5-figure14

Installation Ring and Modular Housing Concept

A flexible substrate carrying a bus for signal and power lines interconnecting the different building blocks of the sensor system will constitute the basis of the system. This flexible “backbone” of the system allows for a miniaturized storage when carried by the sewage robot and can be expanded during mounting to adapt to the interior of the sewer system. The system building blocks will be attached onto this flexible substrate. Here basically two technological variants can be of interest – for a highly integrated version with large robustness ensuring a long operation time the components will be assembled directly on the flex substrate and will then be encapsulated module by module. The system functionality, energy supply and sensor interfaces will all be integrated into the system before encapsulation, so system testing and calibration can take part at a step, where repair is still possible. For a more modular approach ensuring a high flexibility in integration of different sensors it is possible to assemble only the single functional blocks on flex or rigid PCB and introduce a flexible connector to link those submodules together. With this approach a premolded (possibly thermoplastic) housing will be used to protect the delicate electronics. From this modular approach cost effectiveness and higher versatility is expected. We expect a mixture of both variants: A highly integrated core system providing a set of basic functionalities (remote control, radio interface, battery, basic sensors) and application specific enlargements (energy harvester, additional sensors for a large bandwidth of chemical elements).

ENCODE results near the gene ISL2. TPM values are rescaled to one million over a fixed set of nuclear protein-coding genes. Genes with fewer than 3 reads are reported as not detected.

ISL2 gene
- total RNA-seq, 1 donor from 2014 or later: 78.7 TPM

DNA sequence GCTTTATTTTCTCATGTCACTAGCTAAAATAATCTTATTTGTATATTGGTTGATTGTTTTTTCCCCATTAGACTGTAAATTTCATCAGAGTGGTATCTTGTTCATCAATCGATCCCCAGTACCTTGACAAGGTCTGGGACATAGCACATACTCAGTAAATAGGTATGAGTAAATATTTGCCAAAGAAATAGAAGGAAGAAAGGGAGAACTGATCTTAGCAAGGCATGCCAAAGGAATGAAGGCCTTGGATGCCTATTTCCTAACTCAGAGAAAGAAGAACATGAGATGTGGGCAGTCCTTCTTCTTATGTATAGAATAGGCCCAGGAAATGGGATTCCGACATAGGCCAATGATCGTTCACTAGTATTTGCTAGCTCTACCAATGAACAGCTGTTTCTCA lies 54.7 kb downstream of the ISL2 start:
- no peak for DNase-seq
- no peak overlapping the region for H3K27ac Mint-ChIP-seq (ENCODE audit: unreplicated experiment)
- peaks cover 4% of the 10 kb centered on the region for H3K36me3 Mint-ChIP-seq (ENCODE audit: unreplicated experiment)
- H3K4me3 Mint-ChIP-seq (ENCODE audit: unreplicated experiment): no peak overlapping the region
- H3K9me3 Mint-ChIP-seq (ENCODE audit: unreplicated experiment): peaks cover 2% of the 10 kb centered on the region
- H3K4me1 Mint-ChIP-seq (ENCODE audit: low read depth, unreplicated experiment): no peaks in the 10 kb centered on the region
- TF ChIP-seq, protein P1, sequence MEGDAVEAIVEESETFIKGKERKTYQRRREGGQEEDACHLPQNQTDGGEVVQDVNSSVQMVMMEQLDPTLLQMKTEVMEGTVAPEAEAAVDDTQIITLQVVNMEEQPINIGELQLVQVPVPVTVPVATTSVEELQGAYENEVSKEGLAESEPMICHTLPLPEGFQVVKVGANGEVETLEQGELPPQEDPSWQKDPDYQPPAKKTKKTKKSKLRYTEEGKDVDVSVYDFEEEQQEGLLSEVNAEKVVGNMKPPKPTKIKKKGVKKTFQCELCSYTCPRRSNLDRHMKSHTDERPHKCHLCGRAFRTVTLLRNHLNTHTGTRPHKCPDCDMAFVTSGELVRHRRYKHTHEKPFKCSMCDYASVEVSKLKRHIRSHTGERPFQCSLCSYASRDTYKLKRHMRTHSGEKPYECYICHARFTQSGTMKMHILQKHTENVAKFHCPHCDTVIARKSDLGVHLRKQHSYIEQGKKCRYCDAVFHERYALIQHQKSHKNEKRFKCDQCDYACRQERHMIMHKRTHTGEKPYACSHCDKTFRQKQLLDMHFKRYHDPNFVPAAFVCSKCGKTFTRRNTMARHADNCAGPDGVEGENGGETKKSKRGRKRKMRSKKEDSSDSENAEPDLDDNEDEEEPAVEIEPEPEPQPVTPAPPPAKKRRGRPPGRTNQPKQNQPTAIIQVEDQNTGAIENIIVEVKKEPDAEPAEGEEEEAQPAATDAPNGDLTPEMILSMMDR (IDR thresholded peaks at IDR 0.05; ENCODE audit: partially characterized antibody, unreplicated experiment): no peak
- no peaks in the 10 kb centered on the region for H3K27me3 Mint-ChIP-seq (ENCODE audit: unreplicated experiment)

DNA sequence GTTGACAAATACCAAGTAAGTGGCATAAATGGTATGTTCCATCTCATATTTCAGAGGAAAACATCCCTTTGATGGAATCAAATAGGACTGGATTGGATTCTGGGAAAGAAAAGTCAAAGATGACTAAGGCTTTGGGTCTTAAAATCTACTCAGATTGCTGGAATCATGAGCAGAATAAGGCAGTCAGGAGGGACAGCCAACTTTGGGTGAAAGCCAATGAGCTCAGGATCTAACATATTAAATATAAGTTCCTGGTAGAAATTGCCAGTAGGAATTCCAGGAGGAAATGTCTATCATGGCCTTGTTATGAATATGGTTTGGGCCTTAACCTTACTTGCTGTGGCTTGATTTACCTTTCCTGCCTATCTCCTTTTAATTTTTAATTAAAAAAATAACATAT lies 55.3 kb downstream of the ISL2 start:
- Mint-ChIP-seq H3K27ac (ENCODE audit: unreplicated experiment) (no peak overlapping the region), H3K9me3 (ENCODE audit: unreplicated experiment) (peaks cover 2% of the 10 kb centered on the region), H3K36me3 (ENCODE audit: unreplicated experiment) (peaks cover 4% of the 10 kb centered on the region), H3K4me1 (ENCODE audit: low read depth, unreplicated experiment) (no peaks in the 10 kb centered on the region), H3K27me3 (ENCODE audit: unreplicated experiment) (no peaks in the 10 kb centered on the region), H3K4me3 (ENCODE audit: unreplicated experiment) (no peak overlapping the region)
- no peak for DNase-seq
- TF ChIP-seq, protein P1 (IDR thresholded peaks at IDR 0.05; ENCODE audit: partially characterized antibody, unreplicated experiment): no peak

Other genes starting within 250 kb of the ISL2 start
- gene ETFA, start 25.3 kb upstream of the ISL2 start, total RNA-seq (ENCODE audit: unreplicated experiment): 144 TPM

Technological challenges will involve cavity molding (e.g. cavities offers space for fluidic subsystem) in combination with removable caps allowing e.g. a change of the microfluidic system, sensor molding with free access of the sensor to the waste water, free form molding for flow optimised packages, electronic housing material toughened up for operation in sewage systems, concepts for tight, but flexible housings.

There is a close relationship between the construction of the ring assembly and the design of the thermal path (WP5) for the energy harvesting device. Choice of geometry, material and interconnection mechanism to apply the ring structure to the sewage pipe will limit the solution space for the technical setup of the thermal path. The interdisciplinary work at the ring assembly will bring together expertise from mechanical design for sewage pipe installations, thermal design for energy harvesting as well as microelectronic system assembly and packaging.